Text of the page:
RC: This has been one of the most enjoyable experiences I have had, because it is a collaboration with my father. These stories come from my father’s idea: a 10-book series of children’s books with the same character, a little girl named R’oya (literally meaning “dream,”) who loves painting, and her art allows her to realize her dreams. Her color pencils draw for her a parallel world to which she can enter. These stories are partly my poems and partly a narrative by my father. One book is about a forest, one a mountain, one a sea, and one the Milky Way, our galaxy.

CH: What do you like to read for pleasure? What is the most recent book of poetry you’ve read?

RC: Over the past few months, I have been holding an online poetry workshop. Each week, we discuss the works of an Iranian and a non-Iranian poet in this workshop along with the exercises that I give to the workshop participants. And so I have been very busy both re-reading some of the masterpieces of world poetry and the new, fresh, and exciting poems of my workshop members. The last books I read for my workshop were mostly the poems of  Charles Bukowski and selected poems by W.H. Auden.

A Virtual Interview with Adrienne Christian


 Upcoming Features

BookWoman 2nd Thursday Poetry Reading and Open Mic with Adrienne Christian – In Person and On Zoom

February 9, 2023  7:15 .m. to 9:00 p.m.

Zoom Event Registration: https://www.eventbrite.com/e/bookwoman-2nd-thursday-poetry-and-open-mic-featuring-adrienne-christian-tickets-498453968237

Please join us for the first of our hybrid in-store / Zoom 2nd Thursday events! Our feature, Adrienne Christian, will be at BookWoman (5500 N. Lamar), and we will also be connecting via Zoom. Please note that BookWoman requires masks at all in-person events. 

Adrienne Christian is a writer and fine art photographer, and the author of three poetry collections – Worn (Santa Fe Writers Project, 2021), A Proper Lover, (Mainstreet Rag, 2017), and 12023 Woodmont Avenue (Willow Lit, 2003). Her poetry, fiction, nonfiction, and photography have been featured in various journals including Prairie Schooner, Hayden’s Ferry Review, CALYX, phoebe, No Tokens, World Literature Today, and the Los Angeles Review as the Editor’s Choice. Her work has been anthologized widely and has been nominated multiple times for the Pushcart Prize. In 2020, her poem “Wedding Dress” won the Common Ground Review Poetry Award. In 2016, she won the Rita Dove International Poetry Award and in 2007 the University of Michigan’s Five Under Ten Young Alumni Award.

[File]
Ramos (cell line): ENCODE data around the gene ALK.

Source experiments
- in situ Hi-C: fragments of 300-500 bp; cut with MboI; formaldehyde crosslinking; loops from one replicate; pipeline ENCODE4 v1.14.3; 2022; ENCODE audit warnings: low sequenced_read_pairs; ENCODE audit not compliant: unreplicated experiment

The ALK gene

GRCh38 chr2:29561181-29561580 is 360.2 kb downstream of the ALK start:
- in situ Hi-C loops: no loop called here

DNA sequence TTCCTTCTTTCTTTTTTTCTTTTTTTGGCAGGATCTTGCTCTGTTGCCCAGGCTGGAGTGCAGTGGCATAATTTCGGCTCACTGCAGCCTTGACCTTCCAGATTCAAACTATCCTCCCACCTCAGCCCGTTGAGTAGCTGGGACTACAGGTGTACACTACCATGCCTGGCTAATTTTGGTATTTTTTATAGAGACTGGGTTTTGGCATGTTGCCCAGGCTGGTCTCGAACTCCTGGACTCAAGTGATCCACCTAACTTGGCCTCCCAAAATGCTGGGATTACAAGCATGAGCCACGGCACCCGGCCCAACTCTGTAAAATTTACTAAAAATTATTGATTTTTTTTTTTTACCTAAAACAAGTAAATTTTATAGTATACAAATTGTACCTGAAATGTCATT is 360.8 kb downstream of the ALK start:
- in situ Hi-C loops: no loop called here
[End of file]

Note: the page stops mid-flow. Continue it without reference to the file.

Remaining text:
Adrienne is a fellow of Cave Canem and Callaloo writing residencies, and has been featured on panels by Ms. Magazine and the Association of Writers and Writing Programs. She has served as editor or jury member for various prizes including the Lucille Clifton Poetry Prize, the Penumbra Poetry and Haiku Contest, the Cave Canem Starshine and Clay Fellowship, and the Nebraska Poetry Society Poetry Award. She is an associate editor at Backbone Press, and founder of the Blue Ridge Mountains Writing Collective, and holds a BA from the University of Michigan (2001), an MFA from Pacific University (2011), and a PhD from the University of Nebraska (2020).

The Interview

 CH: What is your first memory of poetry? What drew you to poetry as a means of expression?

AC: My first memory of poetry was in second grade. My elementary school was having a student poetry writing contest. My teacher, Ms. Simmons, taught a lesson on poetry, and then assigned us students to write poems to enter into the contest. Mine won second place. A few years later, again in school, I discovered Shel Silverstein and was hooked.

CH: When did you first begin to think of yourself as a writer? As a poet?

AC: In 10th grade. My Creative Writing teacher, Mr. Kiersey, would ask us students to read our short stories aloud. Whenever I shared my stories, he’d point to me and say to the class, “There’s a writer!”

CH: I understand you are a fine art photographer as well as a poet. How does your practice of photography inform your writing practice?

AC: I am so glad that you asked! Photography serves as a balance to my writing life. With writing, I am always sitting alone at my desk. With photography, I am out trekking in the world, meeting people. With writing, I am in my head. With photography, I get out of my head and into my body.

Also, I see photography as an extension of writing. Both are about the story. And, photography is actually translated as writing with light (Photo, as in photosynthesis (light), and Graph, as in writing/hand (autograph). So, photography is writing as well, just with light instead of with a pen. Writing on its own really has the power to move people. So does photography. Together, they are infinitely powerful, and I like that about being a Writer/Photographer.